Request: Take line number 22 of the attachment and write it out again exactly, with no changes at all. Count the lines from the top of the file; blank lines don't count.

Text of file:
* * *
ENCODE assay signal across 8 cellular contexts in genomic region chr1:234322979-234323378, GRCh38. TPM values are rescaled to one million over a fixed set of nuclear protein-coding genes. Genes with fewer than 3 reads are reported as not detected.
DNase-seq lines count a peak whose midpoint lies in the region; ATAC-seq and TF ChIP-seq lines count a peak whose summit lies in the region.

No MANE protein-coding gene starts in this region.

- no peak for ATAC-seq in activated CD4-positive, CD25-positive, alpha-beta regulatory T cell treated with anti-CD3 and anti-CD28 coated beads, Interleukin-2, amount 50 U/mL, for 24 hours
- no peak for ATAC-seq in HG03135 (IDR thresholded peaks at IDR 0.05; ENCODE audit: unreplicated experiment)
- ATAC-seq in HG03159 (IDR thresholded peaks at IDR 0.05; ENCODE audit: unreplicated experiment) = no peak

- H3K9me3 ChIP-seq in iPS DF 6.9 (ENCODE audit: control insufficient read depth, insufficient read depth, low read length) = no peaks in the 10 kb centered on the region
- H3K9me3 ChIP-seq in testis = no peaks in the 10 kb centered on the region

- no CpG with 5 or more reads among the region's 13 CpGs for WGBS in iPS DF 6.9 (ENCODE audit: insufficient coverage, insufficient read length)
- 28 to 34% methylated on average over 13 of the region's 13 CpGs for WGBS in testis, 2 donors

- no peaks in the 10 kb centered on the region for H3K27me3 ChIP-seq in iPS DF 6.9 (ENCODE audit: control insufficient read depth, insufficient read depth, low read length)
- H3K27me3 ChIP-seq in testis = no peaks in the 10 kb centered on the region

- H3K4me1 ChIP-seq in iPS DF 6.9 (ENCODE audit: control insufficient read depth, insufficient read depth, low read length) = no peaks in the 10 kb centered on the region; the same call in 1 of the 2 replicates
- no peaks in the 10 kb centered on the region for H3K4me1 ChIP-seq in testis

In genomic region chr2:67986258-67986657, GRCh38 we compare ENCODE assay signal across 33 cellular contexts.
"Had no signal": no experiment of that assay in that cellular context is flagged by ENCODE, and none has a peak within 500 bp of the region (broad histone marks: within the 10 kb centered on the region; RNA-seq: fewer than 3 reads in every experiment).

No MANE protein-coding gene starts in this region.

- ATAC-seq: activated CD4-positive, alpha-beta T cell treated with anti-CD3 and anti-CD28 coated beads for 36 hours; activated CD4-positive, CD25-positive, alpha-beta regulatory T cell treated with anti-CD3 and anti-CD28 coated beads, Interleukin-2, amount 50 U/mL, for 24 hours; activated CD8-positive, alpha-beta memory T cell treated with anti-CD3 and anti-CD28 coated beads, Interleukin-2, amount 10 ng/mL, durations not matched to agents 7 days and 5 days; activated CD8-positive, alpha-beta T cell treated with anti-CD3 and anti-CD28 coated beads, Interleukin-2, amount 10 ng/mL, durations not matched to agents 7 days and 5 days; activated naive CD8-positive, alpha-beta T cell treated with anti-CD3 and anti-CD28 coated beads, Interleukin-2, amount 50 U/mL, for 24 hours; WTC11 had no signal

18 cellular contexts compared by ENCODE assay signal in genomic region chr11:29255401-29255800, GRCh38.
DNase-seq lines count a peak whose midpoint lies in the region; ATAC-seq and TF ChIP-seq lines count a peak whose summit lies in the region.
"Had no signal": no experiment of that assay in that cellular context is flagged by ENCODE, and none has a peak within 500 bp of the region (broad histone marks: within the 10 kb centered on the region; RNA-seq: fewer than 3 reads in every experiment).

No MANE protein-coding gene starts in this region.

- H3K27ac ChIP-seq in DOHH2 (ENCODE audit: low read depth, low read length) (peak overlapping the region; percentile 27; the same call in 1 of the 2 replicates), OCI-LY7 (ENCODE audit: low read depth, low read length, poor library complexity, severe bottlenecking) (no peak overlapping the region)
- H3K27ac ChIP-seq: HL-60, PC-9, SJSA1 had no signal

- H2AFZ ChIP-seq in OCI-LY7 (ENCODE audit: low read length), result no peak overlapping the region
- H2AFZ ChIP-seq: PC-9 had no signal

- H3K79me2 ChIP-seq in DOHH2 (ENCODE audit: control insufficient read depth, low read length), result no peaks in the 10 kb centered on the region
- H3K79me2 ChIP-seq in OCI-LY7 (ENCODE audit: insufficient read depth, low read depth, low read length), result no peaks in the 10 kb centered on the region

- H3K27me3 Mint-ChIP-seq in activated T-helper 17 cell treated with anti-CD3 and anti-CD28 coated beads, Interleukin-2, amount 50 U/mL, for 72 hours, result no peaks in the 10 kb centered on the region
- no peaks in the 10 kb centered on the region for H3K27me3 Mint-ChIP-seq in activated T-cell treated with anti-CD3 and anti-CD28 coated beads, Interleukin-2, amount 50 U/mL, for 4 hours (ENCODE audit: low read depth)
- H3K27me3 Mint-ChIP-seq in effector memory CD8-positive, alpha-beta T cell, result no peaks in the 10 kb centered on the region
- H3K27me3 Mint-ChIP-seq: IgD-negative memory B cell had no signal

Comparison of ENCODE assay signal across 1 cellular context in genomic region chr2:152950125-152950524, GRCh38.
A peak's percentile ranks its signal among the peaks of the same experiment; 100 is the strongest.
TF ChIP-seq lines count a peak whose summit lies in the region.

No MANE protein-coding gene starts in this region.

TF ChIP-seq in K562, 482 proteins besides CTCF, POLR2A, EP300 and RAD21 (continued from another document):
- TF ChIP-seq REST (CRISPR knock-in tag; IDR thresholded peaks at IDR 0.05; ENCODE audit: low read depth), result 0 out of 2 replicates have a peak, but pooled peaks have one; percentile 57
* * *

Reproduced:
No MANE protein-coding gene starts in this region.